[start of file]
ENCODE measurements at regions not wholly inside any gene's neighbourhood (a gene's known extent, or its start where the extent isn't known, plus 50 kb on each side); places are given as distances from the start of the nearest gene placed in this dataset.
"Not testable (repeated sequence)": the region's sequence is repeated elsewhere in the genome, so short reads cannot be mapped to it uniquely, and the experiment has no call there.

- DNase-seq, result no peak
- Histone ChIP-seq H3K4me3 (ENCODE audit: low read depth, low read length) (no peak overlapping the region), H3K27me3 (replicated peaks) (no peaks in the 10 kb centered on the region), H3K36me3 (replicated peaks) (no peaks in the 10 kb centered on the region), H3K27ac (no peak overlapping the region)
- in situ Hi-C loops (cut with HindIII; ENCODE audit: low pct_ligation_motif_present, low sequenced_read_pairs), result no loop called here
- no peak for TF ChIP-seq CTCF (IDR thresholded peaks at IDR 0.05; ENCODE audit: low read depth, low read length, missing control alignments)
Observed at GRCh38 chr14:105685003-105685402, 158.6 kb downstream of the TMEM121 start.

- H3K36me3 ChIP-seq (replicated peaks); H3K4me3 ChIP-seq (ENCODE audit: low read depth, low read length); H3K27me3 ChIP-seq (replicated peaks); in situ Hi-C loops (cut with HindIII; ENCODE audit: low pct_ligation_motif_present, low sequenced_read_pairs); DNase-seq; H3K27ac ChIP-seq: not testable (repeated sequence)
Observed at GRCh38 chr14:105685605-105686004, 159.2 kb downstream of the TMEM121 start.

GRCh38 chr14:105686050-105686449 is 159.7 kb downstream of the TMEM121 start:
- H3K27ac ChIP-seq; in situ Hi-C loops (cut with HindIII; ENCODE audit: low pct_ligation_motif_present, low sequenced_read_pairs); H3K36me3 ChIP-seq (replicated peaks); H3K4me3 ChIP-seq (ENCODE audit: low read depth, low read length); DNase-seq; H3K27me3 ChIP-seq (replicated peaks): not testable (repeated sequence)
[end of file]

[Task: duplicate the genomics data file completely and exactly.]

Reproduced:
ENCODE measurements at regions not wholly inside any gene's neighbourhood (a gene's known extent, or its start where the extent isn't known, plus 50 kb on each side); places are given as distances from the start of the nearest gene placed in this dataset.
"Not testable (repeated sequence)": the region's sequence is repeated elsewhere in the genome, so short reads cannot be mapped to it uniquely, and the experiment has no call there.

- DNase-seq, result no peak
- Histone ChIP-seq H3K4me3 (ENCODE audit: low read depth, low read length) (no peak overlapping the region), H3K27me3 (replicated peaks) (no peaks in the 10 kb centered on the region), H3K36me3 (replicated peaks) (no peaks in the 10 kb centered on the region), H3K27ac (no peak overlapping the region)
- in situ Hi-C loops (cut with HindIII; ENCODE audit: low pct_ligation_motif_present, low sequenced_read_pairs), result no loop called here
- no peak for TF ChIP-seq CTCF (IDR thresholded peaks at IDR 0.05; ENCODE audit: low read depth, low read length, missing control alignments)
Observed at GRCh38 chr14:105685003-105685402, 158.6 kb downstream of the TMEM121 start.

- H3K36me3 ChIP-seq (replicated peaks); H3K4me3 ChIP-seq (ENCODE audit: low read depth, low read length); H3K27me3 ChIP-seq (replicated peaks); in situ Hi-C loops (cut with HindIII; ENCODE audit: low pct_ligation_motif_present, low sequenced_read_pairs); DNase-seq; H3K27ac ChIP-seq: not testable (repeated sequence)
Observed at GRCh38 chr14:105685605-105686004, 159.2 kb downstream of the TMEM121 start.

GRCh38 chr14:105686050-105686449 is 159.7 kb downstream of the TMEM121 start:
- H3K27ac ChIP-seq; in situ Hi-C loops (cut with HindIII; ENCODE audit: low pct_ligation_motif_present, low sequenced_read_pairs); H3K36me3 ChIP-seq (replicated peaks); H3K4me3 ChIP-seq (ENCODE audit: low read depth, low read length); DNase-seq; H3K27me3 ChIP-seq (replicated peaks): not testable (repeated sequence)